“Oh. Shit. Am I that out of the mainstream?” She asks. “I don’t even know the latest internet abbrevs?”
“Well. At least you know enough to abbreviate the word ‘abbreviations,'” I say, and she laughs. I laugh. We laugh together. And I get that feeling again. Like before, at the vending machine. I wish I could just bottle that feeling. Or…encapsulate it. In little pills. I wish I could take a hit of it whenever I needed to.
“In real life as opposed to what?” She asks. “I mean, how could that possibly come up often enough that it needs its own abbreviation?”
“That’s—yes! See. That’s exactly my whole point here.”
“What do you mean?”
“So, ‘IRL’ is something that, for instance, my friend Coop might say while playing this online role playing game he’s kind of obsessed with, one of the ones where you pretend to be a wizard or whatever. Like, if he wanted to tell his internet friends that he met someone—like actually, physically met them in person—he would say he met them ‘IRL.’ But my point is: how messed up is it that he has to specify? What does it say about us when so much of our life is something other than real?”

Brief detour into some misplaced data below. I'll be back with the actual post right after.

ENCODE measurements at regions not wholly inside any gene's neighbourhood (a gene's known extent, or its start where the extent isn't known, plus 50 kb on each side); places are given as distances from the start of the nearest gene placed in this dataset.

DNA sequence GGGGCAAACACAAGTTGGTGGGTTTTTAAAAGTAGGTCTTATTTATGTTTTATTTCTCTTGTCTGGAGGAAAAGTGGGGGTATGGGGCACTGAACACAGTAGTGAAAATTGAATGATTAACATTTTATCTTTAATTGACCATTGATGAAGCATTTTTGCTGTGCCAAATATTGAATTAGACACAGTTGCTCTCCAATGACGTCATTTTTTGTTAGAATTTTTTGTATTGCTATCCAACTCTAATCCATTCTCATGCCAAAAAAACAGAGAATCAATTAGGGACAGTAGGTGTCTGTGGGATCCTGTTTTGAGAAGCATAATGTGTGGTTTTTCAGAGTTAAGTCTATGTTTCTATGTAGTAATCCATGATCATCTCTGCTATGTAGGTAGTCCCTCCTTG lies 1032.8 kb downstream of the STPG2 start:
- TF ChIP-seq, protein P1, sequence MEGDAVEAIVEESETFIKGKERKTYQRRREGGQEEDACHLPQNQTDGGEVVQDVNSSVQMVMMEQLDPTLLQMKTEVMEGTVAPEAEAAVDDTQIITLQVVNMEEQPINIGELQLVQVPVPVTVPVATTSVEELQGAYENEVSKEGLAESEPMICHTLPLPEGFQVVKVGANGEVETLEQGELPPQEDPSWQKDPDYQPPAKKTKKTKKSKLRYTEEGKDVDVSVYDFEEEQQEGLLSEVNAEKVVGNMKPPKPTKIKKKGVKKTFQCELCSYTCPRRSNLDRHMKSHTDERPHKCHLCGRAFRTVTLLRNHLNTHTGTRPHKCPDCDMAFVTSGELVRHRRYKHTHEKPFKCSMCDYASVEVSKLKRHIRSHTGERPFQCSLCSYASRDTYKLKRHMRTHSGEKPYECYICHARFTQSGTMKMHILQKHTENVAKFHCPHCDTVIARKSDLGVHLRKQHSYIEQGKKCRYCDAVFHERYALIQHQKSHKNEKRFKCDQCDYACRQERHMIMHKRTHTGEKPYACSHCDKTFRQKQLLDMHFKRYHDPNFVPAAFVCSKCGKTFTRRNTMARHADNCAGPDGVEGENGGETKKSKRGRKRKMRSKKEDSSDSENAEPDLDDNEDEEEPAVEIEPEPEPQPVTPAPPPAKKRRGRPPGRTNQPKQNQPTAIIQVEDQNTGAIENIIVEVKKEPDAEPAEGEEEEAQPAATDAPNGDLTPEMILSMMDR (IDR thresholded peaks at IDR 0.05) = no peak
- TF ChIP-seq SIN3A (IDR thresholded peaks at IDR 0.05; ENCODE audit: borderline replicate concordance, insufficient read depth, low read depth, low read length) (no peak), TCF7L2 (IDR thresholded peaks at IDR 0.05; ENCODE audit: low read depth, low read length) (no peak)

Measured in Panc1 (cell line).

“Ah. So you’re saying that for the players in this game, there’s been a kind of inversion in how they experience the world: the fantasy has become their primary experience and reality a secondary one?” She asks.
“Yeah. I think so. But it’s not just role-playing games. That’s just Coop’s escape. Most of us have one. Facebook. Pornography. Drugs. Romance novels. Alcohol. Anything that absorbs us. That allows us to reject reality for something preferable,” I say. I can hear Katy’s words from last night echo in my head. ‘It’s okay to want things that aren’t even real.’